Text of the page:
…sitting up in bed every morning and writing for as long a time as seemed right. The only limitation I set was to let the artist speak. My hope was that if I did this honestly I would discover how to see myself from a perspective that would render myself whole in my own eyes…
The pain of poets seems to me unmitigated. They are denied the physical activity of studio work, which in itself makes a supportive context for thought and feeling. In my twenties, when I was writing poetry steadily, I heard words at a high pitch. On the deep, full notes of three-dimensional form, demanding for its realization the physical commitment of my whole body, I floated into spaciousness. Using all my faculties, I could plumb deeper, without sinking forever. Poetry was drawn out of my life, pulled out into lines. Sculpture is not. The works stand as I stand; they keep me company. I realize this clearly here because I miss them. I brought only table sculptures with me. In making my work, I make what comforts me and is home for me.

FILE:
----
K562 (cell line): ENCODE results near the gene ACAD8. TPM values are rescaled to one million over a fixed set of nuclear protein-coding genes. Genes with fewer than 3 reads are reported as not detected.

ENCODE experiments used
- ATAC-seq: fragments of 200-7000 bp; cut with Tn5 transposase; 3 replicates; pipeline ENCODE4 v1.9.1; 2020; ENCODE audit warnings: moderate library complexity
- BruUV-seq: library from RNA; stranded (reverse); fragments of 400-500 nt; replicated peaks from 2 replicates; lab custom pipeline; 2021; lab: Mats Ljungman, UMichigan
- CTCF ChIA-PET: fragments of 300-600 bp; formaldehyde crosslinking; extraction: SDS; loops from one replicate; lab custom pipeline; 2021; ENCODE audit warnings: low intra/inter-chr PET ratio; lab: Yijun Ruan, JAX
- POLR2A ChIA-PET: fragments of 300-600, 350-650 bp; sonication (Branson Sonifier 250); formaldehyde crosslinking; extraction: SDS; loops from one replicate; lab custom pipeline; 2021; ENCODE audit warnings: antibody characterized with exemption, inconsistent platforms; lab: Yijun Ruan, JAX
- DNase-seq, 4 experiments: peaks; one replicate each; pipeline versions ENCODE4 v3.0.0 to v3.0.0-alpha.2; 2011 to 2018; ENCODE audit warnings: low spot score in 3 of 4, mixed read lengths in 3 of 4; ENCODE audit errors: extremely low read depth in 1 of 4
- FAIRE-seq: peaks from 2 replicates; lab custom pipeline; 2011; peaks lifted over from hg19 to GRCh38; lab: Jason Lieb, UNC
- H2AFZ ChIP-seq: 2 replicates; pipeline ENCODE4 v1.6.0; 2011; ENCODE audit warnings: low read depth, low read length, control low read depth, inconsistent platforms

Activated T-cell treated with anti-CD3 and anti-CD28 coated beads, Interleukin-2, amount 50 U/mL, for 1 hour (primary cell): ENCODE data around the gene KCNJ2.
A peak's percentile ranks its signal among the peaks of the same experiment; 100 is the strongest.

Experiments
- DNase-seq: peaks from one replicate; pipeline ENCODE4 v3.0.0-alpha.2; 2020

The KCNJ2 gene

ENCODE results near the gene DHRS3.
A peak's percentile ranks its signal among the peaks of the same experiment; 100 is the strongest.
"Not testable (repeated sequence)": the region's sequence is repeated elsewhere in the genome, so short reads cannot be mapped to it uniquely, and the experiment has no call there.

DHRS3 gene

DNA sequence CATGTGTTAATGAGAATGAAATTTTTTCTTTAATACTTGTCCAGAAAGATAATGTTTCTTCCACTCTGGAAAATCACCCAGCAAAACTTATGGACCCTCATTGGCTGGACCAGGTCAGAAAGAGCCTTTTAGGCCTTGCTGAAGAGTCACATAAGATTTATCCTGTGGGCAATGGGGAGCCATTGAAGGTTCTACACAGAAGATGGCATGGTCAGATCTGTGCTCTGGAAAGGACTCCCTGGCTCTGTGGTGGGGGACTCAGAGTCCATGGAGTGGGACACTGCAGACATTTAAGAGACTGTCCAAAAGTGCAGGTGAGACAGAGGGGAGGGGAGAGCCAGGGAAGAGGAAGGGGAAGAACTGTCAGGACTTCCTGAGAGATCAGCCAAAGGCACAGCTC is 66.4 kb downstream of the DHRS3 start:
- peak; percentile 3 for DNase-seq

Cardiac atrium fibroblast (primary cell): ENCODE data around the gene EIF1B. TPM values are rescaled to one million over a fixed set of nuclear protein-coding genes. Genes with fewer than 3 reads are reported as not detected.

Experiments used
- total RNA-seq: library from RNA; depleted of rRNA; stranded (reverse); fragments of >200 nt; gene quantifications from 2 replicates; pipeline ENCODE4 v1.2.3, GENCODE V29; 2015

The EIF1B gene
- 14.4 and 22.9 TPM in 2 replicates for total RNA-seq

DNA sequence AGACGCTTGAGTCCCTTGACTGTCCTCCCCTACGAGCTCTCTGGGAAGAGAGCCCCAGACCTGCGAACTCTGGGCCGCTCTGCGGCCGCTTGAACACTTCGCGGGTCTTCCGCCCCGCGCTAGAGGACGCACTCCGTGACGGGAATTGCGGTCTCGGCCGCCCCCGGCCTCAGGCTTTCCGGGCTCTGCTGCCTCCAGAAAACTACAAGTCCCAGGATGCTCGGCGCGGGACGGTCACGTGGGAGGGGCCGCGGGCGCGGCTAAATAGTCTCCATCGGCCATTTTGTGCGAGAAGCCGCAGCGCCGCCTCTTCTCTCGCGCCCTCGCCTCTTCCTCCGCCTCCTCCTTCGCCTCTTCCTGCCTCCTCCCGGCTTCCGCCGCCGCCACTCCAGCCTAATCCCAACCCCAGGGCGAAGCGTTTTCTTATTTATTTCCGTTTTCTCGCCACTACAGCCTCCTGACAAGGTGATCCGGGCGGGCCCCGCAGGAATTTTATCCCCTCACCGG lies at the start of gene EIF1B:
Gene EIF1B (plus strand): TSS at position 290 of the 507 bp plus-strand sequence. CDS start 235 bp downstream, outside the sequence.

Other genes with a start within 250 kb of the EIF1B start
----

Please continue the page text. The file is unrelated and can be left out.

Truitt, Anne. Daybook: The Journal of an Artist . Scribner. Kindle Edition.
Truitt, A., & Niffenegger, A. (2013). Daybook the journal of an artist. New York, N.Y: Scribner.
photo source https://lux.org.uk/work/anne-truitt-working0